5 Important Things to Know About Capital Gains Tax

What are five important things to know about capital gains tax? This tax, which few Americans understand, has been a mystery the financial market has been trying to unravel for private citizens. From learning how to maximize tax savings to understanding what counts towards this tax, here are a few things to keep in mind.

1. Two Types

One of the most important things to keep in mind is that there are two types of this tax: long-term and short-term. Long-term gains come from investments, including stock, big-item purchases such as property, and more, that are held for more than one year when the investment is sold. Short-term gains are held for less than one year and are taxed as ordinary annual income. Long-term gains are taxed at a smaller rate than income tax; ordinary income maxes out at 39.6 percent while long-term gains are capped at 20 percent.

2. Represent Profit From Investment

Another important thing to keep in mind is that capital gains are the profit from an investment; this means the tax only applies to the amount earned when an investment is sold for a larger amount than it was bought. This profit can change depending on how much a private citizen has improved the asset or if the asset actually deprecated in value since the original purchase. It’s also crucial to keep in mind that the original purchase price also includes taxes and fees, shipping costs, and any installation or setup charges one may incur; this depends on the type of asset that is being sold.

3. Gains can be Offset by Losses

As most investment articles will remind readers, gains are offset by any losses for investments; this refers to assets that are sold at a lower price point than the purchase price. This is important to remember because citizens are taxed on the lump sum of the capital gains they report; if a person reports a gain for one asset but a loss for another, they will only to be expected to pay for the gains. If in the event that capital losses outweigh the gains in any given tax cycle, a person may be able to offset that loss on up to $3,000 of other income. If the loss is more than this amount, than the remaining amount of loss can be added to future tax filings to also offset income during those years.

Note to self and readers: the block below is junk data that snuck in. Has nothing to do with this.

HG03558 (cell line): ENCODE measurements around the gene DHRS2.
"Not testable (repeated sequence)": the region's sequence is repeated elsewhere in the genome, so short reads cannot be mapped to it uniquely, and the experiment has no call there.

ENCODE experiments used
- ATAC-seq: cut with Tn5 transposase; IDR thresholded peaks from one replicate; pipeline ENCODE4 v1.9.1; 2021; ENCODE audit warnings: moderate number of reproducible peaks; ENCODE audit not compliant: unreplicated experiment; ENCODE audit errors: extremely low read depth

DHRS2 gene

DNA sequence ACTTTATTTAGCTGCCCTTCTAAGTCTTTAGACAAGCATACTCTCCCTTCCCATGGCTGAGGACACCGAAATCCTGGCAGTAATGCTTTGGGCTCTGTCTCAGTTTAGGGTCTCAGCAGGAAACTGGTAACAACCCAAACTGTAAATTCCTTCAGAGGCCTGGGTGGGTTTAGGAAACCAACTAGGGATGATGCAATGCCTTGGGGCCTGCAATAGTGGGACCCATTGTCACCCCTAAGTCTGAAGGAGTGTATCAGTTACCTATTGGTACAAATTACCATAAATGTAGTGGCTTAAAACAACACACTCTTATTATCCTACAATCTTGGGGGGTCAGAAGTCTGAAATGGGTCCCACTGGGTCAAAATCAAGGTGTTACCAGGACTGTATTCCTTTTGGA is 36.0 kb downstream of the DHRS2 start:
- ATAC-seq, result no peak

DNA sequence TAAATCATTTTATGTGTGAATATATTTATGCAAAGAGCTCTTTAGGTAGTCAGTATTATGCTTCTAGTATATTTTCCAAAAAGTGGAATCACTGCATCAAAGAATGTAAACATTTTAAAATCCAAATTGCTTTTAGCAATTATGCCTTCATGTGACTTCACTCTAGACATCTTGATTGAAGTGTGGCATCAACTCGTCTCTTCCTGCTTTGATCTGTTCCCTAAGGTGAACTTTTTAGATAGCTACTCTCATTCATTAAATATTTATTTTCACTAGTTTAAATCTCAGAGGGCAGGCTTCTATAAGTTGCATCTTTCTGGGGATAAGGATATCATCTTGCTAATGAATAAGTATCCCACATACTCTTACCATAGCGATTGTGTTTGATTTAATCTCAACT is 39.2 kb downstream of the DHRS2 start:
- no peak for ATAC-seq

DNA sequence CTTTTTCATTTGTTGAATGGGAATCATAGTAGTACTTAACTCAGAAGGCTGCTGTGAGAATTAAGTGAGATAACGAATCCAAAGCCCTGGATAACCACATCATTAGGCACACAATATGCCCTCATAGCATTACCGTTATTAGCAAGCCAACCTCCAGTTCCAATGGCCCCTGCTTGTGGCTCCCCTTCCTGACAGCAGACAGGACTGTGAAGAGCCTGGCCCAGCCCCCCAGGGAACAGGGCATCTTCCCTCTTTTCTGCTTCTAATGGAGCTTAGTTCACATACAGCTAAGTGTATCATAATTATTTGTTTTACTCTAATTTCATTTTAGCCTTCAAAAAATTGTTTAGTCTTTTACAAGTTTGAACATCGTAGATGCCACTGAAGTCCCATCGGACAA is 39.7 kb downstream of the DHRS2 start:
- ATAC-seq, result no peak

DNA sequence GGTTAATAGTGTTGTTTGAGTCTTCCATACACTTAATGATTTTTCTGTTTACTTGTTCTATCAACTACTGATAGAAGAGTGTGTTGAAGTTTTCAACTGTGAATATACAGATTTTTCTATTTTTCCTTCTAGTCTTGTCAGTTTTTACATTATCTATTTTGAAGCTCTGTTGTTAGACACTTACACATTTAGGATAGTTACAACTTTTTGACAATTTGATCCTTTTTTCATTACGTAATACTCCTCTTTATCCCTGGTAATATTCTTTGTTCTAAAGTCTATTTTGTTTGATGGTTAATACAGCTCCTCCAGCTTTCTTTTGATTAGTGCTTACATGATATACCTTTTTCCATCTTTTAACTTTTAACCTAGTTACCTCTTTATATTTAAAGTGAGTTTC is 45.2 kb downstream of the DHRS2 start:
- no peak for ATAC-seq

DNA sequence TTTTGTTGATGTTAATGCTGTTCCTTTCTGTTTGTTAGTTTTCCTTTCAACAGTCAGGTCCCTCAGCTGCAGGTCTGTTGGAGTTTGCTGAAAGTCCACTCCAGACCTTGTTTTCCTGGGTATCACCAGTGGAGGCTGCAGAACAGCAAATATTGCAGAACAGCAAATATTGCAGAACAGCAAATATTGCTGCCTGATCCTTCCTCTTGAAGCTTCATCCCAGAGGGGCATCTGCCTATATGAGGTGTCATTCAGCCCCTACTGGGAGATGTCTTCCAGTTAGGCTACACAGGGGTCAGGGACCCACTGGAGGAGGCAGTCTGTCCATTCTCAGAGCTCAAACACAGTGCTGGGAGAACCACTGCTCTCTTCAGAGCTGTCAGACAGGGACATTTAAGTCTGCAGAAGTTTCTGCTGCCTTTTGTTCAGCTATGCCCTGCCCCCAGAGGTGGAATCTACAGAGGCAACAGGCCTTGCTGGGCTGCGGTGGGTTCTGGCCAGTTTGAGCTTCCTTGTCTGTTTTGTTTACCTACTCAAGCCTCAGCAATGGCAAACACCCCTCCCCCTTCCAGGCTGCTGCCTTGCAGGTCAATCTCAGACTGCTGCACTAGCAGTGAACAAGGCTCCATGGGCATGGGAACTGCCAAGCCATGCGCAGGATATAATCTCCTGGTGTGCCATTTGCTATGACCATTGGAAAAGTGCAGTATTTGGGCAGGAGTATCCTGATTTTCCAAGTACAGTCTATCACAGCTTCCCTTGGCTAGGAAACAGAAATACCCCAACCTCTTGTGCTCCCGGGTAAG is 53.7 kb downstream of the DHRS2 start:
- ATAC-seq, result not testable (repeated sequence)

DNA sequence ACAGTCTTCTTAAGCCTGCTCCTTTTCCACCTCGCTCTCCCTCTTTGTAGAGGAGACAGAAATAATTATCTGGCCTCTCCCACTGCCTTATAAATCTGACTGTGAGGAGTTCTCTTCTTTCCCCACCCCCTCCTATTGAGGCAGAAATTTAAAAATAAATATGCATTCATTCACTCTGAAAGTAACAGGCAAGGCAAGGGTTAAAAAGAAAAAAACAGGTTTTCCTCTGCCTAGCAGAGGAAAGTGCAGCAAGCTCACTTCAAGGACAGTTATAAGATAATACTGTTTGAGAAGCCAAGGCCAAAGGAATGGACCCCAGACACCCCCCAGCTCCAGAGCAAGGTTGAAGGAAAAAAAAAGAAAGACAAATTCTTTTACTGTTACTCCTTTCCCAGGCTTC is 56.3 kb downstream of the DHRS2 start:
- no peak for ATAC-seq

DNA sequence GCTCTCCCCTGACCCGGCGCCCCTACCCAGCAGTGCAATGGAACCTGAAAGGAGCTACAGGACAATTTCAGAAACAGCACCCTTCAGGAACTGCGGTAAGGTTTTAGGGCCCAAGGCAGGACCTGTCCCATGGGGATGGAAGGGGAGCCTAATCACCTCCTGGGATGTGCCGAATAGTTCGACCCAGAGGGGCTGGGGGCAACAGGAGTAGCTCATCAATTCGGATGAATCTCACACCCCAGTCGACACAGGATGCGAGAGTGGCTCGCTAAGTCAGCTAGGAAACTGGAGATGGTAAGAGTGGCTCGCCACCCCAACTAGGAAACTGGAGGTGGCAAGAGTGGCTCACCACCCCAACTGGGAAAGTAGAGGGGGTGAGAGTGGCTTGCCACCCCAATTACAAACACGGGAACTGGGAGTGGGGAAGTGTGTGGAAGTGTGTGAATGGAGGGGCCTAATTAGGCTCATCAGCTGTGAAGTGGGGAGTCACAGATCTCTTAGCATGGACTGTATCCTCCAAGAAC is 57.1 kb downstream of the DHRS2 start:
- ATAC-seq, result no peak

4. Real Estate Counts With Exception

Real estate, such as a personal residence, counts towards capital gains taxation to a certain extent. For private citizens, it’s important to remember that there are exceptions to this rule. If a homeowner buys a residence and then sells it for profit, it is not included in capital gains, provided that the homeowner lived and owned the home for at least two years within a five-year period prior to the sale and hasn’t sold another home in the same five-year period. This rule does not apply to people who flip homes, rent residences or move residences consistently.

5. Voluntary Until the Sale

It is possible to avoid paying this tax, which is why it’s an important thing to remember when tax time rolls around. Citizens are only expected to pay gains tax when they sell the asset; this means that as long as that individual holds onto the asset and does not sell it, they are not liable for the gains tax. Should they sell it, they will be required to pay the tax. An example of this would be Warren Buffet, a famous investor, who rarely pays gains tax because he holds onto his investments forever; he only sells assets when they decrease in value.

Investing can be overwhelming for those who are new to the financial sector. For every investment made, there are taxes that must be paid; learning as much about these taxes as possible before an investment is the best way to understand what would be owed at tax time. With these five important things to know about capital gains tax, citizens are better equipped to understand taxation requirements.